The life insurance option has its costs and risks. By far the biggest risk with the pension maximization plan is that the life insurance premiums will not be paid and the insurance will not be in force if the insured plan participant dies first. Since there is no J&S benefit being paid due to the election to take the single life benefit instead, this potentially leaves the surviving spouse without sufficient income with which to live. In order to mitigate the risks associated with pension maximization, the following should be considered:
- Buy enough death benefit on the plan participant sufficient at the insured’s death to purchase an after-tax life only immediate annuity payout for the surviving spouse to replace the same after-tax income as the foregone J&S pension benefit.
- In determining how much death benefit to purchase, assume the worst case scenario, which is that the plan participant dies the day after retiring. The reason for this is that the cost to purchase a life only immediate annuity for a sixty-five year old surviving spouse would be considerably more than to purchase one for a seventy-five or eighty-five year old surviving spouse. If the life insurance contract is flexible enough, it may be possible to periodically reduce the death benefit over time in order to make the life insurance premium less costly.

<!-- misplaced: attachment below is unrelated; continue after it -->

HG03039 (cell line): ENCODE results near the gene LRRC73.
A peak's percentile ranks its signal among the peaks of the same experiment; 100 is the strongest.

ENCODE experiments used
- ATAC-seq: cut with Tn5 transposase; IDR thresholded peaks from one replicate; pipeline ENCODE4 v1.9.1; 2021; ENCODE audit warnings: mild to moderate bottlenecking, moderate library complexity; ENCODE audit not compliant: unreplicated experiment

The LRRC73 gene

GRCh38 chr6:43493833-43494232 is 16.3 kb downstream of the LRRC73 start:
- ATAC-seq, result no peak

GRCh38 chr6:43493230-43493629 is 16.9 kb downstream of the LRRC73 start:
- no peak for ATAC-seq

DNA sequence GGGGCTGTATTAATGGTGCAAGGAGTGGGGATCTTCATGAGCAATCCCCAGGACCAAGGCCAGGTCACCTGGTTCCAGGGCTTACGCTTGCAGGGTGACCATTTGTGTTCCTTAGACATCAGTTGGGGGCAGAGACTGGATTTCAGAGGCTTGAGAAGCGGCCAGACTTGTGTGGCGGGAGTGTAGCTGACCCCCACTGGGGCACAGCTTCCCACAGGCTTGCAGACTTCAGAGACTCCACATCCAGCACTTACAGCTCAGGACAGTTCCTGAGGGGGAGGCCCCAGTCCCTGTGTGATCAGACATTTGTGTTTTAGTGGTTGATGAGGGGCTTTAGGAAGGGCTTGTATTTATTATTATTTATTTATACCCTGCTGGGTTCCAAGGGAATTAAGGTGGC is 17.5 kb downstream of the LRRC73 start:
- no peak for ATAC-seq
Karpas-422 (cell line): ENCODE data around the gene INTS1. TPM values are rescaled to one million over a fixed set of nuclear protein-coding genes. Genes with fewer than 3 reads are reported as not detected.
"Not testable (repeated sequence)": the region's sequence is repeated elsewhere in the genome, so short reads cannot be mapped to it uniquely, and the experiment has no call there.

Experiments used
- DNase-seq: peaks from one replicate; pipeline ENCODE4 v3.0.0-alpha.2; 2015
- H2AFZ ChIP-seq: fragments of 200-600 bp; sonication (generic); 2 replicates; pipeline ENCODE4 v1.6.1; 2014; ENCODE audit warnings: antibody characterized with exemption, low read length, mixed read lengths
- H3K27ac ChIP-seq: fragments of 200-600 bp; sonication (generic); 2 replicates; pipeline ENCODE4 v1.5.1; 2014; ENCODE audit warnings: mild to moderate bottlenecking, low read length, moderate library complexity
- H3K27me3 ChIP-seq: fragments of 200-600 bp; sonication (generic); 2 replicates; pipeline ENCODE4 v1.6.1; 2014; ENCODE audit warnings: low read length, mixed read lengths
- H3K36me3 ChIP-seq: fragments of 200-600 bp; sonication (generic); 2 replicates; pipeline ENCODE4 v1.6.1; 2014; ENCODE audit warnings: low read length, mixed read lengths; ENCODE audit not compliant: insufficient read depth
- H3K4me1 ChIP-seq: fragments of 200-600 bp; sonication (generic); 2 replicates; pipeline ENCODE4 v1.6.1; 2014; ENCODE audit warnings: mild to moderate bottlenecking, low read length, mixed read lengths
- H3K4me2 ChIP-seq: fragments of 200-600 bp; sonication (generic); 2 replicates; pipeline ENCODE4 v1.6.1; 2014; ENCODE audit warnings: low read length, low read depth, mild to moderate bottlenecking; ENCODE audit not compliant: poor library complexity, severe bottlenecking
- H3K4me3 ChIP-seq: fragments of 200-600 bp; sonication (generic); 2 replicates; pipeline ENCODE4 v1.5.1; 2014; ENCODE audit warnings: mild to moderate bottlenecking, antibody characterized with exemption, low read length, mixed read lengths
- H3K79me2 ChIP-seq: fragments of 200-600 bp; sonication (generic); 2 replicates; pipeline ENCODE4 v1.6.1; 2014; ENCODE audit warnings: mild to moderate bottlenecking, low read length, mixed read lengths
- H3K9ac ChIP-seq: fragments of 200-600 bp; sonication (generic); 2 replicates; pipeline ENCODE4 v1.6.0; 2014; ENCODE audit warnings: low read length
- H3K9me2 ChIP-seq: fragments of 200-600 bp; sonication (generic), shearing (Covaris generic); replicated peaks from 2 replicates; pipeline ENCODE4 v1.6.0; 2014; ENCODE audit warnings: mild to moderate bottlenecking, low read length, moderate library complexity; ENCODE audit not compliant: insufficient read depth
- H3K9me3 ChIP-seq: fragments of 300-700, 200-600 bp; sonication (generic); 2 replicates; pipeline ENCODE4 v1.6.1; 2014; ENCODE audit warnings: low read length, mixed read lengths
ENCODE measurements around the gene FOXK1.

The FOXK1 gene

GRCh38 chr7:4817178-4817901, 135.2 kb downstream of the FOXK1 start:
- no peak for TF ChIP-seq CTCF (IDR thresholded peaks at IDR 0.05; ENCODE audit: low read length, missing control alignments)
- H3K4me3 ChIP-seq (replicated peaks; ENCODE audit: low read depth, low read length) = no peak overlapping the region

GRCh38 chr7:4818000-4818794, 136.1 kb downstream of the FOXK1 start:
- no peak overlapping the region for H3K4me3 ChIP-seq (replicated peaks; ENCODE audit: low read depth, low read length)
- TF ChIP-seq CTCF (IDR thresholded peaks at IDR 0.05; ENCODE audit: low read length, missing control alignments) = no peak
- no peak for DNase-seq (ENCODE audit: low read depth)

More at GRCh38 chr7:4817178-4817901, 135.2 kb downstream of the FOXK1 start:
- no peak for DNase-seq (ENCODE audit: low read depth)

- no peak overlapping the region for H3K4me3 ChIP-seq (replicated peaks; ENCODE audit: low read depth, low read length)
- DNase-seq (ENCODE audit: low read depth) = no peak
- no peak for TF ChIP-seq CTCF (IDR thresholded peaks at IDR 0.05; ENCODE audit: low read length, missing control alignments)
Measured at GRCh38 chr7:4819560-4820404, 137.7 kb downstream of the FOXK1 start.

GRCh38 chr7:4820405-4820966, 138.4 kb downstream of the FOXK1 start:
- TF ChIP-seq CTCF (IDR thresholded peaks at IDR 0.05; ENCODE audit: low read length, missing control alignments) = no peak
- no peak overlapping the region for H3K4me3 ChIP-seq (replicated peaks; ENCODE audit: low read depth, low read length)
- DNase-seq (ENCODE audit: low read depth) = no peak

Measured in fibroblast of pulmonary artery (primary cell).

- To minimize the risk that the life insurance death benefit will not be in force when needed, use conservative products and assumptions. Ideally, the death benefit should be guaranteed for the insured’s life (or at least to the insured’s age 100).
- Have the plan participant purchase the life insurance well before reaching retirement age. A pension maximization plan that is implemented some years before retirement will generally cost less than one that is implemented later. In general, the premium cost for an adequate amount of life insurance in a pension maximization plan that is implemented entirely when your client reaches retirement will be greater than the differential between the single and joint life annuity payouts from your client’s pension. Whether the additional features and flexibility of the life insurance are worth the additional cost while the couple both live depends on what they want their plan to accomplish.
- Pension maximization should be employed only by those couples who are financially disciplined enough to see the plan through. Often, if the plan is implemented early enough, this risk can be reduced or eliminated altogether by paying enough up-front to entirely fund the life insurance policy at or soon after retirement.
- Ideally, pension maximization should generally only be employed by those couples who have sufficient other assets, so that the surviving spouse could tap those assets for retirement income in the event that the life insurance policy were to lapse prior to the insured’s death.
Reproduced with permission. Copyright The National Underwriter Co. Division of ALM